Joe Weisenthal has a post up this morning about the awful action in gold these past few years. He posted a chart of gold’s price action from FRED, which I’ve annotated to remind you of something that actually happened exactly three years ago – a moment in time at the end of the summer of 2011 during which the investor class had temporarily lost its collective mind.
Investors, you see, had pushed the assets under management in State Street’s GLD ETF to a higher level than the assets held in its S&P 500 ETF (SPY). In other words – investors had decided, in the aggregate, that securitized rocks were worth more than the entirety of American capitalism and free enterprise.
The combined productive fruits of American business and labor were, for a moment, worth less to investors than a paper precious metal proxy.
Here’s Murray Coleman, writing at Barron’s on the day it happened, August 22nd 2011:
The SPDR Gold Trust (GLD) on Friday moved past the grand-daddy of all ETFs, the SPDR S&P 500 (SPY), as the leader in overall assets.
According to data provided by State Street’s (STT) Global Advisors ETF unit today, here’s a breakdown of assets as of Friday’s close:
- GLD: $76.67 billion
- SPY: $74.38 billion
But something to keep in mind about these very fluid numbers:
- SPY over the past several months has been averaging more than 200 million shares traded a day.
- GLD’s average volume is slightly more than 18.3 million a day.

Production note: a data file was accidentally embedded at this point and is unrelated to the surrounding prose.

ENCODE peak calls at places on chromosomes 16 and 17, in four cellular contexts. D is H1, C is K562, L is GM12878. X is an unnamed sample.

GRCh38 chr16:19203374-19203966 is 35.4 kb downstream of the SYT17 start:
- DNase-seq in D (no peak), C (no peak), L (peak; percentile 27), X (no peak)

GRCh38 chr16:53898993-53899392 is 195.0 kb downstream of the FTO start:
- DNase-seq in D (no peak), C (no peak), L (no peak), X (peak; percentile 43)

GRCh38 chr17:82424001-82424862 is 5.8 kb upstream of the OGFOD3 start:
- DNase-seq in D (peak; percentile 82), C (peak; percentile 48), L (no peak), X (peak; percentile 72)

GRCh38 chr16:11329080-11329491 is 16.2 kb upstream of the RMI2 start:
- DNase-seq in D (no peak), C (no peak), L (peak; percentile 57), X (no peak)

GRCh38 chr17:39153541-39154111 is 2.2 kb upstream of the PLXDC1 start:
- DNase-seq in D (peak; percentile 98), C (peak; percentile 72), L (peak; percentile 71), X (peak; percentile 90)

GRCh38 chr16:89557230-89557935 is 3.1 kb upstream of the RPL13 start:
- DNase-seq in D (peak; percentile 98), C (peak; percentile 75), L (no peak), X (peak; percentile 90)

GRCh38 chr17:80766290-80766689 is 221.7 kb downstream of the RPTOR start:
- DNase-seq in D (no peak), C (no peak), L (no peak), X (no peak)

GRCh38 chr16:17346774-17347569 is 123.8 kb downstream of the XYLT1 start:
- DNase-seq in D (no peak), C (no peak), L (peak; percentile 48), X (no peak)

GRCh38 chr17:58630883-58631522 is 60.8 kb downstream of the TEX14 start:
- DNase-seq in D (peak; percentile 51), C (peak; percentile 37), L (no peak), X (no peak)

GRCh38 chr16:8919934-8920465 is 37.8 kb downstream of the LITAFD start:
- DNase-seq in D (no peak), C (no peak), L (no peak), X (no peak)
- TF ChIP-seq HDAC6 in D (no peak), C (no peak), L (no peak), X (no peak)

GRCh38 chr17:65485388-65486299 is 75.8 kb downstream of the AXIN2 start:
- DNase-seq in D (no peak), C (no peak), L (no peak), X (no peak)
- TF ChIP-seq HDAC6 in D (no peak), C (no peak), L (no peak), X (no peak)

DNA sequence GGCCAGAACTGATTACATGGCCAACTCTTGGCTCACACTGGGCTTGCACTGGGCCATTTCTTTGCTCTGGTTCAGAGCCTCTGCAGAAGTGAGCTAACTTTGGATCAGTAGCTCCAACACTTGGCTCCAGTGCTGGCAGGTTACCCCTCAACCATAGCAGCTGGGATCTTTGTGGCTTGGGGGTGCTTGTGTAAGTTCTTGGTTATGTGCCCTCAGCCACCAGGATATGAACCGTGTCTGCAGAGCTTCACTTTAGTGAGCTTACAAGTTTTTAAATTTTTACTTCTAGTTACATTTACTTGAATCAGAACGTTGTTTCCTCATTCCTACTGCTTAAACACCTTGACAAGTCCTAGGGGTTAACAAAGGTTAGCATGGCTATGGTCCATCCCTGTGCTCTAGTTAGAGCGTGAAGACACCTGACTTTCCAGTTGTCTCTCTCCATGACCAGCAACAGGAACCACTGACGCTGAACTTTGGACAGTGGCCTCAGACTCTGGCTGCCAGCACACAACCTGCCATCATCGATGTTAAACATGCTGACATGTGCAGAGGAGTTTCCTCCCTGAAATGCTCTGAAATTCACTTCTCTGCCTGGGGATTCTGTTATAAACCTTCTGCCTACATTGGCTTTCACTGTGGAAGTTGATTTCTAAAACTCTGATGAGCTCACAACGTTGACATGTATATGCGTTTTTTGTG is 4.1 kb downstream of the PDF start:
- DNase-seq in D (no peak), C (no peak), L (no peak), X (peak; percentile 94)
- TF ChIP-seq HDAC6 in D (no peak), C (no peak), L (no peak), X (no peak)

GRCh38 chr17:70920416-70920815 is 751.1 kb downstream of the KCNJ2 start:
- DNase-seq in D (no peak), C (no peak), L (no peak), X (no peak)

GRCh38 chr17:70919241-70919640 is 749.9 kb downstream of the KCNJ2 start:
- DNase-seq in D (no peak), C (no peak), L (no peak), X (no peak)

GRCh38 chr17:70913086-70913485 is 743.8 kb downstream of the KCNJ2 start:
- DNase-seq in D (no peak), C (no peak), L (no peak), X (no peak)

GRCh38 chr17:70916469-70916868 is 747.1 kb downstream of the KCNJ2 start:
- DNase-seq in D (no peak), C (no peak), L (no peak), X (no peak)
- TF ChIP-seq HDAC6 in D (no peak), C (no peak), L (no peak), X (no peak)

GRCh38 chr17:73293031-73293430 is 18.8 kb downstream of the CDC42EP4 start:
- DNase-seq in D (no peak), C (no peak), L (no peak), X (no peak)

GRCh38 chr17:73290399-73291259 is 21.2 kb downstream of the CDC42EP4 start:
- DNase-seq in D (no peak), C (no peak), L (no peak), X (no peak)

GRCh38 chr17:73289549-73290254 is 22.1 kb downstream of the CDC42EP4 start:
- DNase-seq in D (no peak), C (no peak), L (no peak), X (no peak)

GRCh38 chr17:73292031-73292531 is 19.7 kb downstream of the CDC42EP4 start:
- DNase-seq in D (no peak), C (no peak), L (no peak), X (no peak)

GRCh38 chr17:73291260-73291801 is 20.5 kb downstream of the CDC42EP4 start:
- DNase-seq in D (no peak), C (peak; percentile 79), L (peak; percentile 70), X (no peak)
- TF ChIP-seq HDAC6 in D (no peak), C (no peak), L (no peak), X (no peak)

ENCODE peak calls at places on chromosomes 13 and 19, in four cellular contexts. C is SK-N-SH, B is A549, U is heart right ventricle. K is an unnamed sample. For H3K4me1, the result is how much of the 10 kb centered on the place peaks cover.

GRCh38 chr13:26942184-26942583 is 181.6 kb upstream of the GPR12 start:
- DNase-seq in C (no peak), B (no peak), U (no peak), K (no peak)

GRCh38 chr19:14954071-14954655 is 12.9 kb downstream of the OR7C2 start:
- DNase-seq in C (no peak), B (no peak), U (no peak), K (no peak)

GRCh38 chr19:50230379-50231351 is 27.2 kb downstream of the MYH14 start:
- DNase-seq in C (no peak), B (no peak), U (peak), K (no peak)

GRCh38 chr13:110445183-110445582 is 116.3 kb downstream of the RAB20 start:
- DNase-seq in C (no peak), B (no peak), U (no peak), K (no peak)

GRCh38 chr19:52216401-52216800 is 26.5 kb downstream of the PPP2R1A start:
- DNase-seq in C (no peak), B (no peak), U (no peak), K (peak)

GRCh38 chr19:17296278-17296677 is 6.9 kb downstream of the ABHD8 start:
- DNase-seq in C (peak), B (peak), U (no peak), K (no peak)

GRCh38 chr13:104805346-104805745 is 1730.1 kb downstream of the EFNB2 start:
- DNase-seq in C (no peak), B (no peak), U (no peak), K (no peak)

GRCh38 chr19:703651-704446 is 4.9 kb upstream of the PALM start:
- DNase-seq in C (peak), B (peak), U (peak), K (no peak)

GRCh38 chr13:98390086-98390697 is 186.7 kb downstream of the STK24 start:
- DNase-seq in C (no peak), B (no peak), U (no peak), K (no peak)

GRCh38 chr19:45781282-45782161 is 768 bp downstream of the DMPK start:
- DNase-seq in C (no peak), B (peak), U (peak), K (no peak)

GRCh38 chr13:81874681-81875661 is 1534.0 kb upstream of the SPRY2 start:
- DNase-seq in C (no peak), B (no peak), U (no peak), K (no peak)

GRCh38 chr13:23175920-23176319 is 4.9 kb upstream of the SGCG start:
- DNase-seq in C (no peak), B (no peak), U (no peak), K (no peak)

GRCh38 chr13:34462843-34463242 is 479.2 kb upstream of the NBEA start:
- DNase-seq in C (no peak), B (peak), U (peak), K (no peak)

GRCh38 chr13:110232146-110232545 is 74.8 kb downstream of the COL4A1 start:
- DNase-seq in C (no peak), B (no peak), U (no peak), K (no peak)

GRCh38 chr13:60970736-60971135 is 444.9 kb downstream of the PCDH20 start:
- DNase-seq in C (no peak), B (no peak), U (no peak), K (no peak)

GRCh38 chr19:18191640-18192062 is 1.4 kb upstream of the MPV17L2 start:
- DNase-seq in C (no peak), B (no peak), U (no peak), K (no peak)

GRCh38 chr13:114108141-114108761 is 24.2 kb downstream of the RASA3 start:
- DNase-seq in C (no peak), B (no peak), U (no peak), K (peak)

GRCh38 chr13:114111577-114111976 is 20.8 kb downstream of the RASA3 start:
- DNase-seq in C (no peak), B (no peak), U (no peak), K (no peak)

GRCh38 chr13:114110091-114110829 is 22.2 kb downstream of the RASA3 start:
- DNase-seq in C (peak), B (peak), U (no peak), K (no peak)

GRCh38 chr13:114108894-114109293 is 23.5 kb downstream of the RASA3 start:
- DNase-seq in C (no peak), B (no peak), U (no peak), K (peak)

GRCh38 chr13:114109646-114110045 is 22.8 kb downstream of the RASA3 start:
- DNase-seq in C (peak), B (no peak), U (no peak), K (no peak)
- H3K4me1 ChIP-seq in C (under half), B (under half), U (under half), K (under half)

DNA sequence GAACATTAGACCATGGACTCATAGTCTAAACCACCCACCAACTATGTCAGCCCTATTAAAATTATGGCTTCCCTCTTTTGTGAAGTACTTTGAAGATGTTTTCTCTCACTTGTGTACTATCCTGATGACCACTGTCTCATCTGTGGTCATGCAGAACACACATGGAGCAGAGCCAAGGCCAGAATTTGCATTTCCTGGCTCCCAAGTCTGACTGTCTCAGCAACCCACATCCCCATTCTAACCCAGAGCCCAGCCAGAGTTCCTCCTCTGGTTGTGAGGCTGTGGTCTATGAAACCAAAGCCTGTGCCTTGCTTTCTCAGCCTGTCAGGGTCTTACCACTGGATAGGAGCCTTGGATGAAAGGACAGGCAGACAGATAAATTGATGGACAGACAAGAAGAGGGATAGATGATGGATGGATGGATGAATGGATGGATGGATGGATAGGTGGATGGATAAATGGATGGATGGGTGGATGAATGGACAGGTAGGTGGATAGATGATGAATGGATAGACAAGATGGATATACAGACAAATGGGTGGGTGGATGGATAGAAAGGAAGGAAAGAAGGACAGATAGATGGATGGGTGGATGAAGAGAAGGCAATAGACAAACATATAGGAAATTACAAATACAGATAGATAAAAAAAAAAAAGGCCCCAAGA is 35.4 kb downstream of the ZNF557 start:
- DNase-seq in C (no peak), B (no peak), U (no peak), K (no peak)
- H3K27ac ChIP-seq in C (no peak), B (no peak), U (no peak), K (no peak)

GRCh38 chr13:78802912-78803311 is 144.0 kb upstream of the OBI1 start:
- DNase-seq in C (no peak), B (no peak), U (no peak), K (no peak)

Also, SPY entered today’s session with a return of -9.6% on the year. Meanwhile, GLD’s net asset value was ahead by nearly 31% so far in 2011.
Josh here – gold’s massive outperformance of the S&P 500 over several years – magnified especially during 2011 by the twin Treasury and Euro crises – was the primary driver of this event. We’re always ready to chase something, usually the thing that’s just rewarded us the most. No one was immune. I know several prominent investment advisors who were baking in a symbolic 5 or 10% sleeve of GLD or GDX (the miners) into their asset allocation models just to show their clients that “they get it.” Many famous and prominent hedge funds had also been bitten by the gold bug and had bought into the inflation madness so prevalent at the time, including Klarman, Einhorn and, most famously, Paulson.
It didn’t take long for this situation to reverse itself, however. A renewed commitment on the part of the Fed and ECB to not allow the system to collapse got productive assets like bonds, REITs and equities headed higher. As inflation failed to manifest itself and balance sheets around the world began to heal, the endgame trade looked dumber and dumber, and GLD went back to the sale rack, discounted nearly every month since.